To be sure, not everyone is mad at Amazon. Mike McQuaid, president of the South Lake Union Community Council, said the company has sparked “potentially the biggest urban revitalization in America.”
“I think Amazon has had a spectacularly positive impact on the city,” agreed Nick Hanauer, a venture capitalist and social activist who was one of the company’s first investors. Yet even Hanauer is quick to add that Seattle’s corresponding growth has caused a plethora of problems.
Jeff Reifman, a former Microsoft program manager turned writer and critic of the tech world, makes the point sharply. “I just feel like Seattle is getting ruined,” he said.
He elaborates on a website he just co-founded with artist Kali Snowden called “Flee the Jungle,” which encourages people to drop their Amazon Prime memberships and shop elsewhere. “The truth is that Amazon’s quickly turning Seattle into a traffic congested mess for a wealthy mostly white male class of what many call ‘Brogrammers.’ ”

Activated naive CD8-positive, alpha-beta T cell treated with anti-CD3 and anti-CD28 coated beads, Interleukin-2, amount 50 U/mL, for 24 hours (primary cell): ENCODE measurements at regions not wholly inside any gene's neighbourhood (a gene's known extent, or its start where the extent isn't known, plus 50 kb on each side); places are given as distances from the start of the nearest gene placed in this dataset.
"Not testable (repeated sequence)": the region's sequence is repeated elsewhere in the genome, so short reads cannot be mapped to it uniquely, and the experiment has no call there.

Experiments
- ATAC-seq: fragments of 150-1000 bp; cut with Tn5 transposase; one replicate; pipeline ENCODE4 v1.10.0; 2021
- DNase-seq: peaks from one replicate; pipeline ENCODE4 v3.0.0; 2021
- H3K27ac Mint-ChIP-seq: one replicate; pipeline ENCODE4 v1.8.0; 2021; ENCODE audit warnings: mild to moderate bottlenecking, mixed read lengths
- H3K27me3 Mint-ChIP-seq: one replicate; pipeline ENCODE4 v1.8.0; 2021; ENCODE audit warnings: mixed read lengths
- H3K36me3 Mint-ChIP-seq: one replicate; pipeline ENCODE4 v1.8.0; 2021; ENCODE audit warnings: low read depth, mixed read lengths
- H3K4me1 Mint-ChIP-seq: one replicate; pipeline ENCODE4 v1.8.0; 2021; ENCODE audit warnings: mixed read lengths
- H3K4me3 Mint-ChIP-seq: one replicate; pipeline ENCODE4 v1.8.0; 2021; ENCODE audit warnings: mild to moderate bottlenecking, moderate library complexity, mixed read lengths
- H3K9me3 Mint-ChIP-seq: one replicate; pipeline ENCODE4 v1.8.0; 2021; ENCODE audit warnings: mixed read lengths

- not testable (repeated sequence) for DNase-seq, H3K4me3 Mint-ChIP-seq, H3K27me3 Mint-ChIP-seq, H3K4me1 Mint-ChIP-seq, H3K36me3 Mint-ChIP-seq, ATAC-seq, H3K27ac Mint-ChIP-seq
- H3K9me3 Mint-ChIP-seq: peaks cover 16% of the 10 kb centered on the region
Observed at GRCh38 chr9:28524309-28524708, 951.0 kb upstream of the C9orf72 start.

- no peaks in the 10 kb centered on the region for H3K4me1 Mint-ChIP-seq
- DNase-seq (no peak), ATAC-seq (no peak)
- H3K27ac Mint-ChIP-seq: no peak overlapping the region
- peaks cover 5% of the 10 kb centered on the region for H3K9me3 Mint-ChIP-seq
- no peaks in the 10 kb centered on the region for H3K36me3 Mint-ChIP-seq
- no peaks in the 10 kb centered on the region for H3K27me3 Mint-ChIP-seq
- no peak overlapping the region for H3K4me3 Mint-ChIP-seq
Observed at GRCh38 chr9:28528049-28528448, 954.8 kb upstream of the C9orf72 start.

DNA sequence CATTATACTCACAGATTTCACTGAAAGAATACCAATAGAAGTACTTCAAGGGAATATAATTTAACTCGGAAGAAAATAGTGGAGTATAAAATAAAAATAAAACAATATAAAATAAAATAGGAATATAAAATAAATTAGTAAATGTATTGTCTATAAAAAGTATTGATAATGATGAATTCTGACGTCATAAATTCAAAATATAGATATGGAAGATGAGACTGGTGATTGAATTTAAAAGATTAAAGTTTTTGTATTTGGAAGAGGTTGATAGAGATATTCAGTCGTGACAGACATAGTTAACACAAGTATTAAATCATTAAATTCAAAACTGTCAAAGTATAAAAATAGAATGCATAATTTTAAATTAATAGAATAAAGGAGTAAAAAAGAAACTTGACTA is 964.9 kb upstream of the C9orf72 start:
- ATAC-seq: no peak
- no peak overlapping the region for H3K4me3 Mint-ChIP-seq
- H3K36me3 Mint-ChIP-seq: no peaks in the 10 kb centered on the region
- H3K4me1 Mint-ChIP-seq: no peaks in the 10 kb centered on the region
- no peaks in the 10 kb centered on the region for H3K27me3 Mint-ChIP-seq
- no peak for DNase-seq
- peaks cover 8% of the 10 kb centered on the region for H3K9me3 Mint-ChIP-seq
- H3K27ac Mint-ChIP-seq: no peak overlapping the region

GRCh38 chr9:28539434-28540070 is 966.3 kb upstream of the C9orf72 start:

“It’s time,” he continues, “to slow Amazon down and force them to engage in these issues progressively.”
That was the same message brought by a couple dozen protesters outside Amazon’s shareholders meeting in June.
“You need to take responsibility for how you’re screwing up our roads,” Robby Stern, president of the Puget Sound Advocates for Retirement Action, told a union leader who was posing as Amazon founder and CEO Jeff Bezos. (“Come to work for Amazon,” said the pretend Bezos, who seemed like a cross between Marie Antoinette and the Wizard of Oz. “Then you can buy a Tesla.”)